Standard Test Method Flame Resistance of Textiles (Vertical Test)
ASTM D6413 is the defining test method for compliance with OSHA 1910.269 and one of the most commonly used tests on flame resistant fabrics. Adopted from Federal Test Standard No. 191A, method 5903.1, the vertical flame test has been used for many years.
- The purpose of this test is to determine whether a fabric will continue to burn after the source of ignition is removed.
- A 12” specimen of fabric is suspended in an enclosed chamber (secured on three sides). The cut edge of the fabric on the bottom is exposed to a controlled methane flame for 12 seconds.
- After exposure to the flame, afterflame, afterglow, and char length are measured. Five tests are performed and the results are averaged and reported as the test result.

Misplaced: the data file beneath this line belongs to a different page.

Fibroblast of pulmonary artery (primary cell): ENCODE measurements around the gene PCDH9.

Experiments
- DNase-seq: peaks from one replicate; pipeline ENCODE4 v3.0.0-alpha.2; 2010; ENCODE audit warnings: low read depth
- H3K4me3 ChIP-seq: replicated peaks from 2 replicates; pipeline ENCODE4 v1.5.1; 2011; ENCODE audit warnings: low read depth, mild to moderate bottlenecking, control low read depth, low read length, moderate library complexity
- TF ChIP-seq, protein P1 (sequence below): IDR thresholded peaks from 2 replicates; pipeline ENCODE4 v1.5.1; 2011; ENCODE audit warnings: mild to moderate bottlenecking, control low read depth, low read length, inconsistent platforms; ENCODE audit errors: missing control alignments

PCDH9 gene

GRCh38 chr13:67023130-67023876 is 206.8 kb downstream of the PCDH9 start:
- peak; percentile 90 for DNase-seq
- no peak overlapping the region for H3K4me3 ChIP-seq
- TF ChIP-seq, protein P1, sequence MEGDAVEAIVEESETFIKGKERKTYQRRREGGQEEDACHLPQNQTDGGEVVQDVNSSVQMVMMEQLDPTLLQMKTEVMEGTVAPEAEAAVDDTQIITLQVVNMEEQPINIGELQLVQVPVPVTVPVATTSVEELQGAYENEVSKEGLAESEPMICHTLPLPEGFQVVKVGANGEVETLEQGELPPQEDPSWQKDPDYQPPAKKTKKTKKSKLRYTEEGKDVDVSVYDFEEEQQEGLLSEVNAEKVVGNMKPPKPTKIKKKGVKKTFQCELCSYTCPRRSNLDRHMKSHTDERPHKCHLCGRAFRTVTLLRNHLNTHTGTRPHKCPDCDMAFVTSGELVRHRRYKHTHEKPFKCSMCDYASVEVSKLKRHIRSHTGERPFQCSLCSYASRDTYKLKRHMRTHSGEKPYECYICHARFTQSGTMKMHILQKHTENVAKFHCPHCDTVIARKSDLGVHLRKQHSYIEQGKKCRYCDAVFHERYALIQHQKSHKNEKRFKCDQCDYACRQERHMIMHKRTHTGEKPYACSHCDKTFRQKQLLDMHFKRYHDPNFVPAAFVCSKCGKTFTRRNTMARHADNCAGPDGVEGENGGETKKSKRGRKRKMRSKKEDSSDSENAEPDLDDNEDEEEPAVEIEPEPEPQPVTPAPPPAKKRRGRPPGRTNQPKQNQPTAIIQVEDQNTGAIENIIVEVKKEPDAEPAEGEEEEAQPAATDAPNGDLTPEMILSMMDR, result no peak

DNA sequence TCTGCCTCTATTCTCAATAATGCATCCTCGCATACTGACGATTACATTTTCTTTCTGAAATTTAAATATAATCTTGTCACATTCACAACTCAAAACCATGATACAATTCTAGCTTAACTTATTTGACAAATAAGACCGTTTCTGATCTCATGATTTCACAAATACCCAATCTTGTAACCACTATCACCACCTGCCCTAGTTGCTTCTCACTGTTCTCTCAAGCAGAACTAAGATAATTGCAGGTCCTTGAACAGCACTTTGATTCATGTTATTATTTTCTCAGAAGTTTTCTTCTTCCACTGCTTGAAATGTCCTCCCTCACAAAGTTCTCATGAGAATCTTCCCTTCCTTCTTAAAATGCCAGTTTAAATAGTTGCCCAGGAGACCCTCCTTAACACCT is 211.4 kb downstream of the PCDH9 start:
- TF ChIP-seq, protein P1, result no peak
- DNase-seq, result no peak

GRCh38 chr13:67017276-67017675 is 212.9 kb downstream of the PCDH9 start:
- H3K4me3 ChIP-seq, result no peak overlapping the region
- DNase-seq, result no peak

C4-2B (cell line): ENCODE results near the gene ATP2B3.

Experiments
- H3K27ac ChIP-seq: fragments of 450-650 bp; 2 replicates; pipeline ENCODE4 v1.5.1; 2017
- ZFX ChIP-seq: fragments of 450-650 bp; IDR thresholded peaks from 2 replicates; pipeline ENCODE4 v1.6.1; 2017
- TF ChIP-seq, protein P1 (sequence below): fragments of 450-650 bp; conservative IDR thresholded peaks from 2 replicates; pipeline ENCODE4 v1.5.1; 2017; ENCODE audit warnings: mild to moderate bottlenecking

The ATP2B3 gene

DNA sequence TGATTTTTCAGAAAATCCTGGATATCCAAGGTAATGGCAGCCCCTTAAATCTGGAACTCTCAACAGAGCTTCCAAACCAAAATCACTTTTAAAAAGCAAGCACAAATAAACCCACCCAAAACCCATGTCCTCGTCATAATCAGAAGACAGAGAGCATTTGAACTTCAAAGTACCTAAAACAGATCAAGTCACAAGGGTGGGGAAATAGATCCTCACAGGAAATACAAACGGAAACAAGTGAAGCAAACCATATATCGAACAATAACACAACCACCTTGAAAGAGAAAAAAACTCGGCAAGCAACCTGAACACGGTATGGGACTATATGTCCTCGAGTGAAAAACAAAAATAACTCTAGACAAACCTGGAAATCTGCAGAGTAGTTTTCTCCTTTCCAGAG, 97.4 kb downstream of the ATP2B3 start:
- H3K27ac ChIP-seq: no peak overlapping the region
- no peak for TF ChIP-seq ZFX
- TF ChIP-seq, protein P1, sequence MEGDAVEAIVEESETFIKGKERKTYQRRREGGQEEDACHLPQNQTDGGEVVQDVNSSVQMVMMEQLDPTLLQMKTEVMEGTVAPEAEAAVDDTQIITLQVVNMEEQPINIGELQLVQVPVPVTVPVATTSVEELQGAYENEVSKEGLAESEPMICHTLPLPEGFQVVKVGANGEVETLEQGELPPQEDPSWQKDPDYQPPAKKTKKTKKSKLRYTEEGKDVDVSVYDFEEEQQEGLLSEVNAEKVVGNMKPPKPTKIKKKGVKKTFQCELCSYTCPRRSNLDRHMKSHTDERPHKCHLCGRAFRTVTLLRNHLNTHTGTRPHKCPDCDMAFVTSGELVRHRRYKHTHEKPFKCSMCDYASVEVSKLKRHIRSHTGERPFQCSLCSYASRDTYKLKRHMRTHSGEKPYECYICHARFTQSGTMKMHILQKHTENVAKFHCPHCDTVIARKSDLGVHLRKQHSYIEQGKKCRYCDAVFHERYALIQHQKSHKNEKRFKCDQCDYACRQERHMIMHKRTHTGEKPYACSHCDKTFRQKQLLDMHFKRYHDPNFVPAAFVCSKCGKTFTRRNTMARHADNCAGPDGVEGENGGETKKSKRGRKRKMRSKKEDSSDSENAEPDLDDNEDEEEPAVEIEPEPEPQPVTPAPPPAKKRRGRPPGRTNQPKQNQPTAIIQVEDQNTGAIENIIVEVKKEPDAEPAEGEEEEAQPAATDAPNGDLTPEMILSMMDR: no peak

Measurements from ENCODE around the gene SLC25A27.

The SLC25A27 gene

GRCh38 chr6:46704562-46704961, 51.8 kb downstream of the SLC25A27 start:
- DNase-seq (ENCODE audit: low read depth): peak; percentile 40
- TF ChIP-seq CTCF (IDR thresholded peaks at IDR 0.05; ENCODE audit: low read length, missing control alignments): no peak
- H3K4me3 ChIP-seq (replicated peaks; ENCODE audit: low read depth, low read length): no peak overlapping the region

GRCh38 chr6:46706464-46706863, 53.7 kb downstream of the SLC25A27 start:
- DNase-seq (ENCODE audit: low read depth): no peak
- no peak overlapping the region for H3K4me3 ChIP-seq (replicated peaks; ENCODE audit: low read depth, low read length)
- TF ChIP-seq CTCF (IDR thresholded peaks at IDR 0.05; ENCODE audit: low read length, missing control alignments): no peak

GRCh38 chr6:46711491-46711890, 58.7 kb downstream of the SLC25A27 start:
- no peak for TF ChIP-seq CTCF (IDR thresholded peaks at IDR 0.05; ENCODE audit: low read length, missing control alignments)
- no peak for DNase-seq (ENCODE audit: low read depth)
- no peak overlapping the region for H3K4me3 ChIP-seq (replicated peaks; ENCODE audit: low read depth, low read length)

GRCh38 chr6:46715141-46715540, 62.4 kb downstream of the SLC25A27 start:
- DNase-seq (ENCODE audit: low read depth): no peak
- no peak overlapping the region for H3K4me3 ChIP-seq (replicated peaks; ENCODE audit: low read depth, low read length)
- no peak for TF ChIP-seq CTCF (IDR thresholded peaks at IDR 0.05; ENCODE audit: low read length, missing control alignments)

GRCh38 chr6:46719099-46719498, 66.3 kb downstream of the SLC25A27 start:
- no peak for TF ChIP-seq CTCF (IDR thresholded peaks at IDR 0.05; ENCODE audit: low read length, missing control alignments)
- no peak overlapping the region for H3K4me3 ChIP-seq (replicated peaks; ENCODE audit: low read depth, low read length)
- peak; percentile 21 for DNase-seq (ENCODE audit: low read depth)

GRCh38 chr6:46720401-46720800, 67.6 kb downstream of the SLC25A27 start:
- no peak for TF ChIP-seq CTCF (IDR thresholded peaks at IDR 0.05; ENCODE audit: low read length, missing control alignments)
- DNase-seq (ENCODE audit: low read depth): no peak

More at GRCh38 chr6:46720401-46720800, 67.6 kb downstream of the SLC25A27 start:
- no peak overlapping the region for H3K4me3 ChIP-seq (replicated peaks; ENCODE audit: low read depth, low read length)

- ASTM D6413 is used to determine a pass/fail criteria for ASTM F1506, which requires a maximum char length of 6 inches.
- Note: ASTM F1506 requires a maximum char length of 6 inches under this test method, whereas NFPA 2112 requires a maximum of 4 inches. A 6-inch char length is more universally accepted as the maximum. Char length of FR fabrics does NOT correlate to thermal protective performance in the manikin test. As long as the fabric sample does not ignite and continue to burn (called BEL for Burn Entire Length) char lengths at or below 6” are not meaningful predictors of thermal protective performance of the fabric in flash fire. In other words, some fabrics with relatively low char lengths have significantly higher body burn percentages in the manikin test than other fabrics with relatively higher char lengths. We do not recommend inclusion of char length in specifications for this reason.
The standard can be purchased and downloaded from the ASTM website at http://www.astm.org/Standards/D6413.htm.